House prices received a surprise boost in December thanks to subdued supply according to the latest survey by Nationwide Building Society.
Nationwide recorded month-on-month price growth of 0.6% in December, the same monthly rate as in November, but beating market expectations of just 0.2%. The annual rate of growth, however, pushed up to 3.2% from 2.6% and beat forecasts of a dip to 2.5%.
The increase was unexpected given the subdued and slowing rates of growth seen in the months before December and the softening in other metrics relating to housing market activity.
Retail sales and consumer confidence softened over the Christmas period after a relatively strong November as household budgets remained squeezed by high inflation and low wage growth.
Against this background, mortgage approvals slipped to their lowest levels for three years in December and surveyors presented a gloomy outlook as they reported slowing buyer enquiries.
“The acceleration in annual house price growth is a little surprising, given signs of softening in the household sector in recent months," said Robert Gardner, chief economist at Nationwide.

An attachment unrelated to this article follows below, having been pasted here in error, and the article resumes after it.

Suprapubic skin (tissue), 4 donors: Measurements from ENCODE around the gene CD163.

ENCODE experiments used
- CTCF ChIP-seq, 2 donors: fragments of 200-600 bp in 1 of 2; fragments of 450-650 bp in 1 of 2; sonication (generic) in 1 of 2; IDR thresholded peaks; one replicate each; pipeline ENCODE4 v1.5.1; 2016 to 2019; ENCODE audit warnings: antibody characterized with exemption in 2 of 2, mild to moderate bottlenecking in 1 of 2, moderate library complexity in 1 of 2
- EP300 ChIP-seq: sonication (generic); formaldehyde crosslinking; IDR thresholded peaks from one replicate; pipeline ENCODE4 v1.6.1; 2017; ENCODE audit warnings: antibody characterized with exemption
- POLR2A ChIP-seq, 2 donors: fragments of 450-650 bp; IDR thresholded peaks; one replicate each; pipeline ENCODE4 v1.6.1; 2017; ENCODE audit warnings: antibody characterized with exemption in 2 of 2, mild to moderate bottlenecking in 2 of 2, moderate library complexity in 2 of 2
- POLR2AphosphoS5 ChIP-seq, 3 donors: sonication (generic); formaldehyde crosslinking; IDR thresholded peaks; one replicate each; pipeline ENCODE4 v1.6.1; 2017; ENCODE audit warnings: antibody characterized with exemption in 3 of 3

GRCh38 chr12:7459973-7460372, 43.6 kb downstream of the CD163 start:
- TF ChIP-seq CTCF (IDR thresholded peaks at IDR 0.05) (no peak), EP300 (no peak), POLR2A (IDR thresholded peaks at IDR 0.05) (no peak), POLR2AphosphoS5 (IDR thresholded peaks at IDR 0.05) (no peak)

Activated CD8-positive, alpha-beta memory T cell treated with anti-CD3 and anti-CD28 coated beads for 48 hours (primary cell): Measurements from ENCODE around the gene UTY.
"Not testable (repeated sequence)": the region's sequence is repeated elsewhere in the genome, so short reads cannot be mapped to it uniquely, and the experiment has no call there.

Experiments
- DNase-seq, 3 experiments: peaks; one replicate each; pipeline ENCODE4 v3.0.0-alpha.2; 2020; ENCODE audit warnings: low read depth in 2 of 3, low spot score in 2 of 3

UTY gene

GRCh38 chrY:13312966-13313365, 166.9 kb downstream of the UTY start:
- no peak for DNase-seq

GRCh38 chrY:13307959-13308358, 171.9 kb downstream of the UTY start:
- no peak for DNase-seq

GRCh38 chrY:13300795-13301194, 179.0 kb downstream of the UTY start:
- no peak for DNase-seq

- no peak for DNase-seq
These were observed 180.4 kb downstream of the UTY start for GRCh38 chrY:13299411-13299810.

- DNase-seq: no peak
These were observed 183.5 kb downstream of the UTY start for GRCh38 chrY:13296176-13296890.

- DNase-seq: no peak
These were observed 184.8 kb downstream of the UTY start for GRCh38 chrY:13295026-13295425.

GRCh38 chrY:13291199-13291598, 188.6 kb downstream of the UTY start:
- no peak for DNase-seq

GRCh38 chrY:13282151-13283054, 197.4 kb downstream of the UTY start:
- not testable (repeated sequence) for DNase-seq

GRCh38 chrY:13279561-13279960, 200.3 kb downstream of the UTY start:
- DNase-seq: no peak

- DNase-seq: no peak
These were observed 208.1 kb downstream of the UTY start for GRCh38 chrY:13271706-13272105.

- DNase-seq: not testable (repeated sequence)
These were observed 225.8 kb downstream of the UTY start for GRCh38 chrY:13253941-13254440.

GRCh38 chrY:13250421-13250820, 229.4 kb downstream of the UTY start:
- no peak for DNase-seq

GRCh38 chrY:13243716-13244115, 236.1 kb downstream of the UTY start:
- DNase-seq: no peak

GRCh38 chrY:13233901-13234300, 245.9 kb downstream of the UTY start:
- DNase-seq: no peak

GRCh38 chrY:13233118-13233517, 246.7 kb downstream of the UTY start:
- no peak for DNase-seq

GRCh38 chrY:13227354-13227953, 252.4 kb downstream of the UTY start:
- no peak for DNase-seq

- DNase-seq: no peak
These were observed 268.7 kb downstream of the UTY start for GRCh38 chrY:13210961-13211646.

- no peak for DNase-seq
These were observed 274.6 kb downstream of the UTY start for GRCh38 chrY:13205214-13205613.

However, he added, activity had been subdued on both the demand and supply side of the market.
"The flow of properties coming onto estate agents’ books has been more of trickle than a torrent for some time now and the lack of supply is likely to be the key factor providing support to house prices."
Samuel Tombs, chief UK economist at Pantheon Macroeconomics agreed the rise in the annual growth rate was difficult to reconcile with other indicators.
Rightmove, the online estate agent, reported that asking prices rose just 1.1% year-on-year in January, while the Royal Institution of Chartered Surveyors (RICS) reported its net balance of surveyors expecting house prices to increase over the next three months fell to minus 6.
Tombs added: "With real wages on course to increase only modestly this year and mortgage rates set to remain on a rising path, we doubt that house prices can continue to climb this year."